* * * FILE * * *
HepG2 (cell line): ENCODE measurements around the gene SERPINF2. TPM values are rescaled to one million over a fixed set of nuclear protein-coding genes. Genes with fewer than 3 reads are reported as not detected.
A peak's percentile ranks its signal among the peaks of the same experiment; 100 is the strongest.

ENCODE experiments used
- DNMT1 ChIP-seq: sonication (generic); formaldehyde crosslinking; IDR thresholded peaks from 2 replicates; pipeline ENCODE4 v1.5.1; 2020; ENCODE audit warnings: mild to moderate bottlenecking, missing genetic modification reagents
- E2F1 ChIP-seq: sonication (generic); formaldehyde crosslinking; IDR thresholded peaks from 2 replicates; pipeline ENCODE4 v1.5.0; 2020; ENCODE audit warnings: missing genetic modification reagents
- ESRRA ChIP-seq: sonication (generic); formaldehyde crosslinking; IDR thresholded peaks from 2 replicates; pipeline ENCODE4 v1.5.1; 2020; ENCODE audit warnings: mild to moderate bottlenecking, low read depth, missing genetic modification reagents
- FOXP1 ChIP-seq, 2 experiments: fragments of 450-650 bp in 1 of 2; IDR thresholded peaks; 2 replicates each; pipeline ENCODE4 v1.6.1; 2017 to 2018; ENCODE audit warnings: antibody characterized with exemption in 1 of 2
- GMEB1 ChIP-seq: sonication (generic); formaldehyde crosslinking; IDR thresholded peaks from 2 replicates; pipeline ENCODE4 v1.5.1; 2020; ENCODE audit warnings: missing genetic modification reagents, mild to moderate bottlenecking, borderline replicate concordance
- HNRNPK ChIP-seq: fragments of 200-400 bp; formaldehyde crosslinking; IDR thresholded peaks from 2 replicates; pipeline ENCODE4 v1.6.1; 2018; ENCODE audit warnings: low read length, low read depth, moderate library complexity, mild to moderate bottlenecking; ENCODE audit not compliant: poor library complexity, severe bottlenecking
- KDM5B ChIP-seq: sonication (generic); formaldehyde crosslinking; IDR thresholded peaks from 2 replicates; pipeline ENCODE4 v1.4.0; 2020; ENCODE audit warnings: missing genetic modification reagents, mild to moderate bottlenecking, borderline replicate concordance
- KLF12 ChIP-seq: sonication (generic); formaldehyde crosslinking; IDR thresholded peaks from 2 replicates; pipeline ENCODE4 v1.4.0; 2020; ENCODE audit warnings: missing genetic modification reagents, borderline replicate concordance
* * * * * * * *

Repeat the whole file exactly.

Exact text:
HepG2 (cell line): ENCODE measurements around the gene SERPINF2. TPM values are rescaled to one million over a fixed set of nuclear protein-coding genes. Genes with fewer than 3 reads are reported as not detected.
A peak's percentile ranks its signal among the peaks of the same experiment; 100 is the strongest.

ENCODE experiments used
- DNMT1 ChIP-seq: sonication (generic); formaldehyde crosslinking; IDR thresholded peaks from 2 replicates; pipeline ENCODE4 v1.5.1; 2020; ENCODE audit warnings: mild to moderate bottlenecking, missing genetic modification reagents
- E2F1 ChIP-seq: sonication (generic); formaldehyde crosslinking; IDR thresholded peaks from 2 replicates; pipeline ENCODE4 v1.5.0; 2020; ENCODE audit warnings: missing genetic modification reagents
- ESRRA ChIP-seq: sonication (generic); formaldehyde crosslinking; IDR thresholded peaks from 2 replicates; pipeline ENCODE4 v1.5.1; 2020; ENCODE audit warnings: mild to moderate bottlenecking, low read depth, missing genetic modification reagents
- FOXP1 ChIP-seq, 2 experiments: fragments of 450-650 bp in 1 of 2; IDR thresholded peaks; 2 replicates each; pipeline ENCODE4 v1.6.1; 2017 to 2018; ENCODE audit warnings: antibody characterized with exemption in 1 of 2
- GMEB1 ChIP-seq: sonication (generic); formaldehyde crosslinking; IDR thresholded peaks from 2 replicates; pipeline ENCODE4 v1.5.1; 2020; ENCODE audit warnings: missing genetic modification reagents, mild to moderate bottlenecking, borderline replicate concordance
- HNRNPK ChIP-seq: fragments of 200-400 bp; formaldehyde crosslinking; IDR thresholded peaks from 2 replicates; pipeline ENCODE4 v1.6.1; 2018; ENCODE audit warnings: low read length, low read depth, moderate library complexity, mild to moderate bottlenecking; ENCODE audit not compliant: poor library complexity, severe bottlenecking
- KDM5B ChIP-seq: sonication (generic); formaldehyde crosslinking; IDR thresholded peaks from 2 replicates; pipeline ENCODE4 v1.4.0; 2020; ENCODE audit warnings: missing genetic modification reagents, mild to moderate bottlenecking, borderline replicate concordance
- KLF12 ChIP-seq: sonication (generic); formaldehyde crosslinking; IDR thresholded peaks from 2 replicates; pipeline ENCODE4 v1.4.0; 2020; ENCODE audit warnings: missing genetic modification reagents, borderline replicate concordance